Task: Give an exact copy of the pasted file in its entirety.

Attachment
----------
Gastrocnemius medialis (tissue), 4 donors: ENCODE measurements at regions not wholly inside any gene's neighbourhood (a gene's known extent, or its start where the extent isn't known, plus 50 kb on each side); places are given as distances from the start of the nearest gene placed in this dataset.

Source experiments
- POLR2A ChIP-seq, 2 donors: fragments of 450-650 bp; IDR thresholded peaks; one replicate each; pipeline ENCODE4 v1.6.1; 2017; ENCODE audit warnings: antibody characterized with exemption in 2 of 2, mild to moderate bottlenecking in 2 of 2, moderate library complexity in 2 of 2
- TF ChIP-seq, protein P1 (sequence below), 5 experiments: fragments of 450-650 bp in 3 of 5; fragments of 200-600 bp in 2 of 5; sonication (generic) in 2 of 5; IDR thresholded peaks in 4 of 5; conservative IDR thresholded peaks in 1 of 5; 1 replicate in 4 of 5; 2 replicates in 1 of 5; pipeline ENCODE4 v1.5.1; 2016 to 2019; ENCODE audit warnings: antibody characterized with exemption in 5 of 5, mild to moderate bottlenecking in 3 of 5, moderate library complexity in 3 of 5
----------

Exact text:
Gastrocnemius medialis (tissue), 4 donors: ENCODE measurements at regions not wholly inside any gene's neighbourhood (a gene's known extent, or its start where the extent isn't known, plus 50 kb on each side); places are given as distances from the start of the nearest gene placed in this dataset.

Source experiments
- POLR2A ChIP-seq, 2 donors: fragments of 450-650 bp; IDR thresholded peaks; one replicate each; pipeline ENCODE4 v1.6.1; 2017; ENCODE audit warnings: antibody characterized with exemption in 2 of 2, mild to moderate bottlenecking in 2 of 2, moderate library complexity in 2 of 2
- TF ChIP-seq, protein P1 (sequence below), 5 experiments: fragments of 450-650 bp in 3 of 5; fragments of 200-600 bp in 2 of 5; sonication (generic) in 2 of 5; IDR thresholded peaks in 4 of 5; conservative IDR thresholded peaks in 1 of 5; 1 replicate in 4 of 5; 2 replicates in 1 of 5; pipeline ENCODE4 v1.5.1; 2016 to 2019; ENCODE audit warnings: antibody characterized with exemption in 5 of 5, mild to moderate bottlenecking in 3 of 5, moderate library complexity in 3 of 5